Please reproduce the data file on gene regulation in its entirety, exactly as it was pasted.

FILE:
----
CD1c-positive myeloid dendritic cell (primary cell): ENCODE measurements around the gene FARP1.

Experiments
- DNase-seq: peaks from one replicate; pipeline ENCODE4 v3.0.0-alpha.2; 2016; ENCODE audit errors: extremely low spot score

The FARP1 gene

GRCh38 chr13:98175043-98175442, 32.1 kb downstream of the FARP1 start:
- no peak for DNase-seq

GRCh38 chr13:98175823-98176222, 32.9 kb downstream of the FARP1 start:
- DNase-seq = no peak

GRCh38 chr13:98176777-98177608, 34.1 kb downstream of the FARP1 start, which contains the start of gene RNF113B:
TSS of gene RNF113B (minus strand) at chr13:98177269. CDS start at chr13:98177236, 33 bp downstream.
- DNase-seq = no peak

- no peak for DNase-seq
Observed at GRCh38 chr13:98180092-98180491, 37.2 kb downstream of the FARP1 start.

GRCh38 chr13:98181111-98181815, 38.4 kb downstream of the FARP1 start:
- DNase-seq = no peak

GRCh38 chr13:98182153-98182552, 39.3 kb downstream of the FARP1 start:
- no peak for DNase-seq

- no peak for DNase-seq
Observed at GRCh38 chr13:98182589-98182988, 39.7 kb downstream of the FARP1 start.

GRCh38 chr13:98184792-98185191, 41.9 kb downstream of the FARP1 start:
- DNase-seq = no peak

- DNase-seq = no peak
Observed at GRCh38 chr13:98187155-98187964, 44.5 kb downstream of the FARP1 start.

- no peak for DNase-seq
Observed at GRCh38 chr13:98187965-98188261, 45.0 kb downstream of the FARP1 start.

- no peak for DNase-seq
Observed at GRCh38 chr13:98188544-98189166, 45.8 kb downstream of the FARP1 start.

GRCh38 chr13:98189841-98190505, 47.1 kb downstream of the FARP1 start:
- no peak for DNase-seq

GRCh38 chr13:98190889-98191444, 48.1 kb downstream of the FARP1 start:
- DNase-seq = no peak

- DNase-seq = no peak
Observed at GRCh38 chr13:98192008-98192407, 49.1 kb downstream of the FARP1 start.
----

CD1c-positive myeloid dendritic cell (primary cell): ENCODE measurements around the gene FARP1.

Experiments
- DNase-seq: peaks from one replicate; pipeline ENCODE4 v3.0.0-alpha.2; 2016; ENCODE audit errors: extremely low spot score

The FARP1 gene

GRCh38 chr13:98175043-98175442, 32.1 kb downstream of the FARP1 start:
- no peak for DNase-seq

GRCh38 chr13:98175823-98176222, 32.9 kb downstream of the FARP1 start:
- DNase-seq = no peak

GRCh38 chr13:98176777-98177608, 34.1 kb downstream of the FARP1 start, which contains the start of gene RNF113B:
TSS of gene RNF113B (minus strand) at chr13:98177269. CDS start at chr13:98177236, 33 bp downstream.
- DNase-seq = no peak

- no peak for DNase-seq
Observed at GRCh38 chr13:98180092-98180491, 37.2 kb downstream of the FARP1 start.

GRCh38 chr13:98181111-98181815, 38.4 kb downstream of the FARP1 start:
- DNase-seq = no peak

GRCh38 chr13:98182153-98182552, 39.3 kb downstream of the FARP1 start:
- no peak for DNase-seq

- no peak for DNase-seq
Observed at GRCh38 chr13:98182589-98182988, 39.7 kb downstream of the FARP1 start.

GRCh38 chr13:98184792-98185191, 41.9 kb downstream of the FARP1 start:
- DNase-seq = no peak

- DNase-seq = no peak
Observed at GRCh38 chr13:98187155-98187964, 44.5 kb downstream of the FARP1 start.

- no peak for DNase-seq
Observed at GRCh38 chr13:98187965-98188261, 45.0 kb downstream of the FARP1 start.

- no peak for DNase-seq
Observed at GRCh38 chr13:98188544-98189166, 45.8 kb downstream of the FARP1 start.

GRCh38 chr13:98189841-98190505, 47.1 kb downstream of the FARP1 start:
- no peak for DNase-seq

GRCh38 chr13:98190889-98191444, 48.1 kb downstream of the FARP1 start:
- DNase-seq = no peak

- DNase-seq = no peak
Observed at GRCh38 chr13:98192008-98192407, 49.1 kb downstream of the FARP1 start.